Fourth Roundup Cancer Trial Drags On

Legal News

Earlier this month, Bayer was handed its first Roundup cancer defense verdict in a jury trial. This particular trial was the fifth Roundup lawsuit that reached trial. The case involved a plaintiff’s claim that her young son developed a rare form of cancer called Berkitt’s lymphoma, which is a sub-type of non-Hodgkin’s lymphoma. But a jury found that the plaintiff failed to prove the boy’s cancer was connected to exposure to the glyphosate-based herbicide. 

Meanwhile, the fourth Roundup trial has yet to conclude. The case of Donetta Stephens versus Monsanto, which Bayer acquired in 2018 just before the first Roundup trial began, has been conducted via Zoom because of concerns over the delta variant of the SARS-CoV-2 virus. The trial has been plagued by technical difficulties, which is a main reason why this trial has taken longer to conclude than Clark v. Monsanto, the fifth trial. 

According to US Right to Know, earlier this week, an expert witness for the plaintiff testified that Stephens’ regular use of Roundup “vastly exceeded the exposure scientific research shows more than doubles the risk of developing non-Hodgkin lymphoma (NHL).”

The expert witness, a toxicologist named William Sawyer, previously testified in other Roundup trials, including the third Roundup trial, in which a jury awarded a California married couple, the Pilliods, with $2 billion, which was later reduced to $87 million by an appeals court judge.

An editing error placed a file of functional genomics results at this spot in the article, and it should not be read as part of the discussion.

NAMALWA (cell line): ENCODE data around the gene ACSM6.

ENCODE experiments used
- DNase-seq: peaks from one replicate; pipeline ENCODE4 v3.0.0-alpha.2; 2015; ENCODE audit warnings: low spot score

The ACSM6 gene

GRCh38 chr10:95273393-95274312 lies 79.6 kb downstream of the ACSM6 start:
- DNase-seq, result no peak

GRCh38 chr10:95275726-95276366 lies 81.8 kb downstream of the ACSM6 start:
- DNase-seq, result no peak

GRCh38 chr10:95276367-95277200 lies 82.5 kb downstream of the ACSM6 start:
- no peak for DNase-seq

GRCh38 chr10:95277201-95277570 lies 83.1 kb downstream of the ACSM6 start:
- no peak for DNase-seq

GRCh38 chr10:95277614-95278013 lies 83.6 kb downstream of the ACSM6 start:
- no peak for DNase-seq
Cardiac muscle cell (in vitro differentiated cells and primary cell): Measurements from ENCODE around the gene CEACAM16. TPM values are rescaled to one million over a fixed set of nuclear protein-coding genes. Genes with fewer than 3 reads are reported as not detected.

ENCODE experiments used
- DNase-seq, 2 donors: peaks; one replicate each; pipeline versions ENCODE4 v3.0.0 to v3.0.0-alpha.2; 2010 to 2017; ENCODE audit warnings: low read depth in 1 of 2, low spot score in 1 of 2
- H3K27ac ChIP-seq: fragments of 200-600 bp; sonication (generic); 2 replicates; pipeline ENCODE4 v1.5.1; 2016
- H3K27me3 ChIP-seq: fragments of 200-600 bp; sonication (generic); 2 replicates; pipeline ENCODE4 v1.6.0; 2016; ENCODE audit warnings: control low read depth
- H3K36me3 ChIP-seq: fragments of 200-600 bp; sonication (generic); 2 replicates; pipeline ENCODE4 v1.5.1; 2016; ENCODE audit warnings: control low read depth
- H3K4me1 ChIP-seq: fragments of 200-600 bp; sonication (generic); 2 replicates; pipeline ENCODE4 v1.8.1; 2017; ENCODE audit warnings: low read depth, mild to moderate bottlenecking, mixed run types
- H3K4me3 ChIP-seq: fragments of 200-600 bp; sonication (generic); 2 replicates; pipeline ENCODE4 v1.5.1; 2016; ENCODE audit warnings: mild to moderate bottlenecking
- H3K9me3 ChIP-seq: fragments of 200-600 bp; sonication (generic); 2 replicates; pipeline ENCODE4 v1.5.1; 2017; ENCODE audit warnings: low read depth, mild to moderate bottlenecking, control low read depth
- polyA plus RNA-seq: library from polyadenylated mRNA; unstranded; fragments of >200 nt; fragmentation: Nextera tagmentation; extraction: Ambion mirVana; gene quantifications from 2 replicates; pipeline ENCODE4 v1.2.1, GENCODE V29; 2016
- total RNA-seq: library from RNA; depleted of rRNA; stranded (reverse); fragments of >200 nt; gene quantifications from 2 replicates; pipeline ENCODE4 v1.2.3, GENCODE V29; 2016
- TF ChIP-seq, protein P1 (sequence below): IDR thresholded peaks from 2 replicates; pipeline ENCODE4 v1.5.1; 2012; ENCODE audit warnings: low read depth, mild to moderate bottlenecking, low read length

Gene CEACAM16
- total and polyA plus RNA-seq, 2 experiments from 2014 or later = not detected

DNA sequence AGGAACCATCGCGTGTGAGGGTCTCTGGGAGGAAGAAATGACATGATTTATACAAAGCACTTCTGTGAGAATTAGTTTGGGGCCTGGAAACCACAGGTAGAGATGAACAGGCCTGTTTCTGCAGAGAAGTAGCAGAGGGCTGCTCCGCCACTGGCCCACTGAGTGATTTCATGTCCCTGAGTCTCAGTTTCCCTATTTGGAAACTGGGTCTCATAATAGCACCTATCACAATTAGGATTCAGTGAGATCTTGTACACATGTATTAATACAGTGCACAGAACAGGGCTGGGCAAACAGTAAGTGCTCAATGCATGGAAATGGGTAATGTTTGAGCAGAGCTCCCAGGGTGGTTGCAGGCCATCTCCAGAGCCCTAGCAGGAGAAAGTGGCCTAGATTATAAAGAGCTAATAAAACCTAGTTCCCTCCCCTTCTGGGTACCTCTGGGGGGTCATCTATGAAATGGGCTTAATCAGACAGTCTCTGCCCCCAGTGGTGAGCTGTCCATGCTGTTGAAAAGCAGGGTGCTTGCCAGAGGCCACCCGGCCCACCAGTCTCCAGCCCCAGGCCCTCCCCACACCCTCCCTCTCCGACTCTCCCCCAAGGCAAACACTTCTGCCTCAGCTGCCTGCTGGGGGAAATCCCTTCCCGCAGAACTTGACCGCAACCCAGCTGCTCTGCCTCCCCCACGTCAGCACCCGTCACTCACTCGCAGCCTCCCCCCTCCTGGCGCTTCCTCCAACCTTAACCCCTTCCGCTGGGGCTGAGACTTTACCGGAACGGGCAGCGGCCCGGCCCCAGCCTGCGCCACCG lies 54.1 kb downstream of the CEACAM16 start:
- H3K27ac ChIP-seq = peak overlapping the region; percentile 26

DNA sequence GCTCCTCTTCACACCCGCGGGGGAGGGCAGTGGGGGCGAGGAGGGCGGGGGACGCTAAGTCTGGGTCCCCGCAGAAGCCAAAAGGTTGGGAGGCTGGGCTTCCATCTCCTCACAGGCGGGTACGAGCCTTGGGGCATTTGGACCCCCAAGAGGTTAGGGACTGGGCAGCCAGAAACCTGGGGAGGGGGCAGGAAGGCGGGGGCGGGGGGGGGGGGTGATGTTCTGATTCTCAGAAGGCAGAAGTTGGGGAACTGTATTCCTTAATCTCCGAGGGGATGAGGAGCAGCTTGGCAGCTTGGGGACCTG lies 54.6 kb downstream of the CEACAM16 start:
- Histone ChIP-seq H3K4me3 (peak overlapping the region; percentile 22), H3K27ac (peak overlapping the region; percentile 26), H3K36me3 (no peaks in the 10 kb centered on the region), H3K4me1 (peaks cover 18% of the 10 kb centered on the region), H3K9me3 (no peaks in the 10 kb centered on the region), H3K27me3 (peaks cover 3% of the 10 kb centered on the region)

Thus far in the Stephens v. Monsanto trial, which is being held in Superior Court of San Bernardino County, California, cancer experts from both sides have testified as well as the plaintiff and her son. 

In other Roundup news, a judge recently ruled that two retirement pension funds can proceed in their class action lawsuit against Bayer/Monsanto. Investors that are in the  Grand Rapids, Michigan-based retirement investment groups allege that Bayer should have issued a warning about its litigation risks when it acquired Monsanto. Two months after the acquisition was finalized, the first trial ended in a plaintiff verdict and award of $289 million for a former Bay Area school groundskeeper, Dewayne Lee Johnson. 

After Johnson’s victory, Roundup litigation exploded, eventually reaching more than 125,000 filed suits. Bayer last year settled approximately 95,000 suits but approximately 30,000 plaintiffs have refused to settle and will try to receive a better outcome through the court system. 

Bayer recently announced it would cease selling Roundup for commercial sales in 2023 and will replace glyphosate in its herbicidal products with another active ingredient. The discontinuation of Roundup will not affect the agricultural sector. 

In order to resolve future Roundup litigation, Bayer has brought forth two different proposals but both were rejected by the judge overseeing the consolidation of federal cases.


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